And let those who choose reason, moderation and sobriety as a way of life enjoy a greater protectedness in comparison to those who have chosen to make a god of their appetites!
evansthespy 18-Feb-2008 8:42
''prohibition never works'' - Legalisation didn't either when they tried it in Lambeth. The fact is drugs and crime are synonymous - control one and you control the other.
Kiernos 15-Feb-2008 22:15
Not all drugs should be legalised, (cocaine, heroine, crystal meth, and other drugs with hugely detrimental effects, both socially and physically) but not all drugs should be made illegal, as some could be used as relatively harmless medical substitutes (e.g. cannabis, although not the strong versions such as skunk), and others, whose effects are far less harmful than legal drugs, such as alcohol.
estivboy 15-Feb-2008 16:15
All Drugs? There are views that if you legalised drugs it would rob criminals of their income. The government could then control it in the same way as the two most popular drugs, alcohol and nicotine. The problem with this is that such an experiment could go either way.

A recent report in Nature magazine listed the dangers of the 20 most popular drugs in use in the UK and found some surprising results. Ecstasy was the 2nd safest and marijuana was the 8th. Tobacco and alcohol were classed as worse than both. Unsurprisingly heroin was the worst and crack wasn't far behind. These drugs are obviously dangerous and if C Meth is as bad then trouble may be brewing.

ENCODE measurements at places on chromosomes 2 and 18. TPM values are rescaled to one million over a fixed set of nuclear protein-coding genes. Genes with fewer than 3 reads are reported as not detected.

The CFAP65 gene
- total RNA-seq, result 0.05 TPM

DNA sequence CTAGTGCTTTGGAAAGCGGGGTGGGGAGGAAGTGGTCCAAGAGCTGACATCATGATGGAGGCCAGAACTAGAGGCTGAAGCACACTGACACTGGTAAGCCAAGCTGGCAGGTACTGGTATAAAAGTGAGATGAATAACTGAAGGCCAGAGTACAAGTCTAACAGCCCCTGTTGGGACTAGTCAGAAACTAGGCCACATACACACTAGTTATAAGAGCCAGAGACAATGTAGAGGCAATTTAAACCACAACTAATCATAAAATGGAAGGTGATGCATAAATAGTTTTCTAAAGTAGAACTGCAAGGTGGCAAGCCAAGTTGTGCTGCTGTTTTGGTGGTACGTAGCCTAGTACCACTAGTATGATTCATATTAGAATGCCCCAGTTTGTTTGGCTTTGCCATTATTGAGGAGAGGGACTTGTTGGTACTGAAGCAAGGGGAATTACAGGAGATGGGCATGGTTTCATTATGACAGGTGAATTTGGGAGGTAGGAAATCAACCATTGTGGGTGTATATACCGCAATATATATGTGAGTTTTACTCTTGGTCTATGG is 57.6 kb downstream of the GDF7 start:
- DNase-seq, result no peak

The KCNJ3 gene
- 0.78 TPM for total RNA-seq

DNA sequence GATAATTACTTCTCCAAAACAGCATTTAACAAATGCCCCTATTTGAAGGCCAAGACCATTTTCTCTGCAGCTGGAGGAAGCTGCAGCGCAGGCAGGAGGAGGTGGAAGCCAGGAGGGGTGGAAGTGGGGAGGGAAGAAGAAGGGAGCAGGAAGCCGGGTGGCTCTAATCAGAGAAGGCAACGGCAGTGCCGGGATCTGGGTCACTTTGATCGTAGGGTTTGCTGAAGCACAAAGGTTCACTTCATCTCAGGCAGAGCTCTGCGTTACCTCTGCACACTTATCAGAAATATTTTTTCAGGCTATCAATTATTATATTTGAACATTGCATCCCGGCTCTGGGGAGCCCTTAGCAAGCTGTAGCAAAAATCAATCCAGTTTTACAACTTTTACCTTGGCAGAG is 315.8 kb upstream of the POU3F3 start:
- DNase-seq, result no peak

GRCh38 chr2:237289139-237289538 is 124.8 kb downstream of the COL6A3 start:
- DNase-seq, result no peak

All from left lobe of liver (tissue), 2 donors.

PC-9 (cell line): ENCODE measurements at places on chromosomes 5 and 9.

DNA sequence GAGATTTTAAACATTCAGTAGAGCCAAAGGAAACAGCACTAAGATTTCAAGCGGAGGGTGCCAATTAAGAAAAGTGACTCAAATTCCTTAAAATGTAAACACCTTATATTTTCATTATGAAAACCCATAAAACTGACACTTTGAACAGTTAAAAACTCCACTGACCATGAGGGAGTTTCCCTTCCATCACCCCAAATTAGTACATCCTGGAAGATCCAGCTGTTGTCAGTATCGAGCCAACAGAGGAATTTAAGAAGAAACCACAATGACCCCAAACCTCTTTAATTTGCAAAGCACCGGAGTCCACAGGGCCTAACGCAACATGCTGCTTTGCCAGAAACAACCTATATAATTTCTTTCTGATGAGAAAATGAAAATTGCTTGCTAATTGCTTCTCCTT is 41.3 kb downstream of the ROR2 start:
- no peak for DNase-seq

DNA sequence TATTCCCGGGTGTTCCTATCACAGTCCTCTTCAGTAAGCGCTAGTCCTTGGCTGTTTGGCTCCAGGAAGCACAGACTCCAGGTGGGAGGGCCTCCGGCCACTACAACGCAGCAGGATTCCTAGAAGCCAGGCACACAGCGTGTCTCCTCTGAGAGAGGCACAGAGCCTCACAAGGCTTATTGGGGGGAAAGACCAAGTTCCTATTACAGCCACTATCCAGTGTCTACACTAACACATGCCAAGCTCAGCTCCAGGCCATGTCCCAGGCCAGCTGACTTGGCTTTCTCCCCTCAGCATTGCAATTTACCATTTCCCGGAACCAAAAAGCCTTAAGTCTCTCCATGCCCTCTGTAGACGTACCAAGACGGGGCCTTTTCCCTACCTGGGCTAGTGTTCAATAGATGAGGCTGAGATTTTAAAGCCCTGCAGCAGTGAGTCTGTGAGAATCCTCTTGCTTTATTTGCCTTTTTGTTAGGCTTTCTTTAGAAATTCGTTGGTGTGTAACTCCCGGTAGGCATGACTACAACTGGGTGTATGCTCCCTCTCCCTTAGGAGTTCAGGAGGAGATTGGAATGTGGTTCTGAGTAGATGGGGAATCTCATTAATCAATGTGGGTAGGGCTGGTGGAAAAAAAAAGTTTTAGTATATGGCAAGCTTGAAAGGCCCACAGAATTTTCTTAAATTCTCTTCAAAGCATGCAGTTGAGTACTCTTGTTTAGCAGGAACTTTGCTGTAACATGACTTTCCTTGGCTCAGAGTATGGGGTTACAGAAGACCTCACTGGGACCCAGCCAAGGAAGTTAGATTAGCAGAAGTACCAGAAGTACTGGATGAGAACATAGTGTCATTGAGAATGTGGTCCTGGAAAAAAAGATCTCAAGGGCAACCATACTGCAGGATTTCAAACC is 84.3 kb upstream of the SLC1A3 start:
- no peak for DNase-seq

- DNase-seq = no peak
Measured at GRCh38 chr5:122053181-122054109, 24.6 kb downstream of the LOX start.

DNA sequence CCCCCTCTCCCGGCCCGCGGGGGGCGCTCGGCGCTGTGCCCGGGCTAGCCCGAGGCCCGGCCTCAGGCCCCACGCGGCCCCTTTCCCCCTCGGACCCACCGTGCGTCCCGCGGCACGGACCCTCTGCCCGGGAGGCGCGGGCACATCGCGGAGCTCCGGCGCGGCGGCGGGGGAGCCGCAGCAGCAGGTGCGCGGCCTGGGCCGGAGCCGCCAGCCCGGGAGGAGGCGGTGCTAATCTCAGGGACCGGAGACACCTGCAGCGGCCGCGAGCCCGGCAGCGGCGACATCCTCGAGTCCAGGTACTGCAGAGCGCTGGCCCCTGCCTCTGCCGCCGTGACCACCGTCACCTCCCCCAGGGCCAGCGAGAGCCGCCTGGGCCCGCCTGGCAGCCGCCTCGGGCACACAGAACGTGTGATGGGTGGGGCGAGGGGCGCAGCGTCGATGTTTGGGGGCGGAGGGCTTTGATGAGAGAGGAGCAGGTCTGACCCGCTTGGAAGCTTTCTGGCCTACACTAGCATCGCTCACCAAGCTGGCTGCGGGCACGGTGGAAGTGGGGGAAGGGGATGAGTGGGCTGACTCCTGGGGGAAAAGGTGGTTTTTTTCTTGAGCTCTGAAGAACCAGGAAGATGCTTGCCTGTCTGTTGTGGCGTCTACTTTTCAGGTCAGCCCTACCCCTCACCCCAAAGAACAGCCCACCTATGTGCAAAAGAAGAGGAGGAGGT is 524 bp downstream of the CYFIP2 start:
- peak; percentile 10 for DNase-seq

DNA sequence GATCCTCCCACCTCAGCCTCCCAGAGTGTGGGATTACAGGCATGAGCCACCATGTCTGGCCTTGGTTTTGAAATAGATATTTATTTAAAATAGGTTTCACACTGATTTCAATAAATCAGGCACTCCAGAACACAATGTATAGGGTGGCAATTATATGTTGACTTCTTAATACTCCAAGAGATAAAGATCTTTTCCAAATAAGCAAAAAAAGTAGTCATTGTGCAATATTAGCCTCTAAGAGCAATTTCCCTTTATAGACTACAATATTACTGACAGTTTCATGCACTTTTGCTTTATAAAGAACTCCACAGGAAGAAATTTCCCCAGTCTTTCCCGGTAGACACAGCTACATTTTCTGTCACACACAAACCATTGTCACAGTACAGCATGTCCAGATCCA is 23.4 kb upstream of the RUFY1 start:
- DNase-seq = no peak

The drug laws and views in this country are from a very long time ago and most certainly need a clear and measured reassessment certainly in respect to the recreational types regularly consumed.
I think the question of ‘all drugs’ is really a bit simplistic. Alcohol is alcohol in any drink it just varies in strength but drugs are all different and that is a fundamental point. What is important to remember though is both alcohol and tobacco are very destructive to society and part of the reason is that they are addictive.

It is this property that should decide the views taken when thinking about the drug legalisation question. Ecstasy and marijuana have their problems but they are not physically addictive, though dependency can develop. The more dangerous drugs create addiction and loss of control and that is THE problem.
Do I think that all should be legalised? You’d have to be brave to try so my answer has to be no.

Decriminalisation is another question all together.

I say decriminalise the non addictive and provide support for people who need help with the addictive, needle exchange etc. Help those driven underground by the illegality of their habit and more may seek help.
MarkT 15-Feb-2008 8:33
prohibition never works